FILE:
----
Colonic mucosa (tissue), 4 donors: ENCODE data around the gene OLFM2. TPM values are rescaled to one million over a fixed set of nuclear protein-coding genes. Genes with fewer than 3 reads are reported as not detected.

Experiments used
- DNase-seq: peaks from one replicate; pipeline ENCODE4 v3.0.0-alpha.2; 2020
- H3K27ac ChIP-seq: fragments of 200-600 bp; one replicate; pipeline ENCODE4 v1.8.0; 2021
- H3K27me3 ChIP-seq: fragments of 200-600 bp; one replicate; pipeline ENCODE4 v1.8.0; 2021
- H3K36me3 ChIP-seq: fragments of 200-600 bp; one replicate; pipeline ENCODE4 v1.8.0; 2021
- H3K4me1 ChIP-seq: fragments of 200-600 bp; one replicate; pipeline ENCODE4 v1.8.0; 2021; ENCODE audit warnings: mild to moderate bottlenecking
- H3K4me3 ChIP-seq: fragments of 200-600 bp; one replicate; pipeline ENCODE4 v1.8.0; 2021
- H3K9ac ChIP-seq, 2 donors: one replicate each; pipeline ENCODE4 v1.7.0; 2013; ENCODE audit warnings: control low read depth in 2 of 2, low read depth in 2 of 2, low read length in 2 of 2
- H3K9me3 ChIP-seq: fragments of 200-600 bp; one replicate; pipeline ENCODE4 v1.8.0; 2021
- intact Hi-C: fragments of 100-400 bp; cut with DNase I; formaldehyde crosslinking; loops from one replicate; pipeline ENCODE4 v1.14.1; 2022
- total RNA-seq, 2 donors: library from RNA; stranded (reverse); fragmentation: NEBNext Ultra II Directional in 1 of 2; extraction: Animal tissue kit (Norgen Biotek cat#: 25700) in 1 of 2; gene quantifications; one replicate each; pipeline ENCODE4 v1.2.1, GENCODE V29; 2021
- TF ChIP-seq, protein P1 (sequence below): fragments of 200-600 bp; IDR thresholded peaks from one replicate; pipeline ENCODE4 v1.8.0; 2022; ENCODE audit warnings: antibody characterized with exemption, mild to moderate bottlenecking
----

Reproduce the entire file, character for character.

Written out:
Colonic mucosa (tissue), 4 donors: ENCODE data around the gene OLFM2. TPM values are rescaled to one million over a fixed set of nuclear protein-coding genes. Genes with fewer than 3 reads are reported as not detected.

Experiments used
- DNase-seq: peaks from one replicate; pipeline ENCODE4 v3.0.0-alpha.2; 2020
- H3K27ac ChIP-seq: fragments of 200-600 bp; one replicate; pipeline ENCODE4 v1.8.0; 2021
- H3K27me3 ChIP-seq: fragments of 200-600 bp; one replicate; pipeline ENCODE4 v1.8.0; 2021
- H3K36me3 ChIP-seq: fragments of 200-600 bp; one replicate; pipeline ENCODE4 v1.8.0; 2021
- H3K4me1 ChIP-seq: fragments of 200-600 bp; one replicate; pipeline ENCODE4 v1.8.0; 2021; ENCODE audit warnings: mild to moderate bottlenecking
- H3K4me3 ChIP-seq: fragments of 200-600 bp; one replicate; pipeline ENCODE4 v1.8.0; 2021
- H3K9ac ChIP-seq, 2 donors: one replicate each; pipeline ENCODE4 v1.7.0; 2013; ENCODE audit warnings: control low read depth in 2 of 2, low read depth in 2 of 2, low read length in 2 of 2
- H3K9me3 ChIP-seq: fragments of 200-600 bp; one replicate; pipeline ENCODE4 v1.8.0; 2021
- intact Hi-C: fragments of 100-400 bp; cut with DNase I; formaldehyde crosslinking; loops from one replicate; pipeline ENCODE4 v1.14.1; 2022
- total RNA-seq, 2 donors: library from RNA; stranded (reverse); fragmentation: NEBNext Ultra II Directional in 1 of 2; extraction: Animal tissue kit (Norgen Biotek cat#: 25700) in 1 of 2; gene quantifications; one replicate each; pipeline ENCODE4 v1.2.1, GENCODE V29; 2021
- TF ChIP-seq, protein P1 (sequence below): fragments of 200-600 bp; IDR thresholded peaks from one replicate; pipeline ENCODE4 v1.8.0; 2022; ENCODE audit warnings: antibody characterized with exemption, mild to moderate bottlenecking